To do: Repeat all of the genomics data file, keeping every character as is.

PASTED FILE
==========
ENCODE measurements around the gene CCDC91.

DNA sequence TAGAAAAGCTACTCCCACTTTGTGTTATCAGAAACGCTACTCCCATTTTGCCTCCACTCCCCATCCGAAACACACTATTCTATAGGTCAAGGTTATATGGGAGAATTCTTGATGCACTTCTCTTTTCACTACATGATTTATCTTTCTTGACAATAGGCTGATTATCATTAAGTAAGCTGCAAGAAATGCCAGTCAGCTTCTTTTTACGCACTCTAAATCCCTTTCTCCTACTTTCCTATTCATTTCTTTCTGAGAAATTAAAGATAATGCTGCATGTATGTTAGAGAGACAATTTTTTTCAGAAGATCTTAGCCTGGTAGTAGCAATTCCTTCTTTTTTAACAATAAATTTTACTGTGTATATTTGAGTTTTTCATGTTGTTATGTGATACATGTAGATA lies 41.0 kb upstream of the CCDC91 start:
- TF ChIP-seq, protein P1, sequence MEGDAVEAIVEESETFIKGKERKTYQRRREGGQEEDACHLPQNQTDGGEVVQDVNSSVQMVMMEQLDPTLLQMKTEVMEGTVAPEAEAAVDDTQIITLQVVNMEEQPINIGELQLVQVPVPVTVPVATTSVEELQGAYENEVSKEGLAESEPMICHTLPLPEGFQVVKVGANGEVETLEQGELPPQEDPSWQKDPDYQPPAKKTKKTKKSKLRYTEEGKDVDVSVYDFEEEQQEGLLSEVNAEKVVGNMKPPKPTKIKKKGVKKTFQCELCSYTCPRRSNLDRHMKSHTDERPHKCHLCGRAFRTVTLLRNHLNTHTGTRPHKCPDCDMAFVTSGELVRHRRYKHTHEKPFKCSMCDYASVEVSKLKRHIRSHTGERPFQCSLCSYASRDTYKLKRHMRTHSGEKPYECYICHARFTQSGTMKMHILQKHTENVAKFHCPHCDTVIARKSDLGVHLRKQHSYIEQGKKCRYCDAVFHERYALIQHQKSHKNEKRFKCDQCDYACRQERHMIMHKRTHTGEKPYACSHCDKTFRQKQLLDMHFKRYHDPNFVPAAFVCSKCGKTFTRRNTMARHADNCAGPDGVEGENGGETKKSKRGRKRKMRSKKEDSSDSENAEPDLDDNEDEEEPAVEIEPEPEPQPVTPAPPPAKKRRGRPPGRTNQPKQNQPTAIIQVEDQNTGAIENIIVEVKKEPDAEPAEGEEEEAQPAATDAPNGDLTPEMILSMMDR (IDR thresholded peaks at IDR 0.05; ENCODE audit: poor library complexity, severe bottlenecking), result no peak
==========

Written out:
ENCODE measurements around the gene CCDC91.

DNA sequence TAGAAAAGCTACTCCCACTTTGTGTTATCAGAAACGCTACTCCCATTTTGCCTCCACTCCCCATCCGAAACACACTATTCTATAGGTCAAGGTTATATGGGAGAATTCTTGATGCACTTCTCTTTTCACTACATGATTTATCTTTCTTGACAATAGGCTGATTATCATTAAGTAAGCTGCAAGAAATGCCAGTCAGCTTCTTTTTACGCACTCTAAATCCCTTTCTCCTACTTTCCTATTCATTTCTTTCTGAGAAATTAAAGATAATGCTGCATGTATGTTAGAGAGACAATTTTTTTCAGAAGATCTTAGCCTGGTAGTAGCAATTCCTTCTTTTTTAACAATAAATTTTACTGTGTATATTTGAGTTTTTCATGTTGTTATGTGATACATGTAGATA lies 41.0 kb upstream of the CCDC91 start:
- TF ChIP-seq, protein P1, sequence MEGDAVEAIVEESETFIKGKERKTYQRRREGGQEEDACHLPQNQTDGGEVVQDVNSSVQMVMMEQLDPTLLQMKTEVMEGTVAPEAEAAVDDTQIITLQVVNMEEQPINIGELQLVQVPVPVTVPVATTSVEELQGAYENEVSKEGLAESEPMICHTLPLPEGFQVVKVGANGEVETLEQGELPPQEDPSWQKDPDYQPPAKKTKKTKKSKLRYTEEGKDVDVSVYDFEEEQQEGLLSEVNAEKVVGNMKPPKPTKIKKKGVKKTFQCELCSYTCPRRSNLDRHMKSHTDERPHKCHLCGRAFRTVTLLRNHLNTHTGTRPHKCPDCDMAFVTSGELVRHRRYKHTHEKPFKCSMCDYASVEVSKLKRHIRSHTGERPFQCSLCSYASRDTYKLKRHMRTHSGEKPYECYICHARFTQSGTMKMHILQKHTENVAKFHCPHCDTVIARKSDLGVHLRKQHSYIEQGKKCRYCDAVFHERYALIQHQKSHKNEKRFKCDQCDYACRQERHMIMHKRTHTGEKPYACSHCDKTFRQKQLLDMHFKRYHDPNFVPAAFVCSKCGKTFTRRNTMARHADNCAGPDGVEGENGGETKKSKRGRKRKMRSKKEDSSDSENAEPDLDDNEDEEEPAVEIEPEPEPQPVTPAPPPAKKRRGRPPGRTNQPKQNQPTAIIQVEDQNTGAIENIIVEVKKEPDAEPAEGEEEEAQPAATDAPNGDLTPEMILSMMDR (IDR thresholded peaks at IDR 0.05; ENCODE audit: poor library complexity, severe bottlenecking), result no peak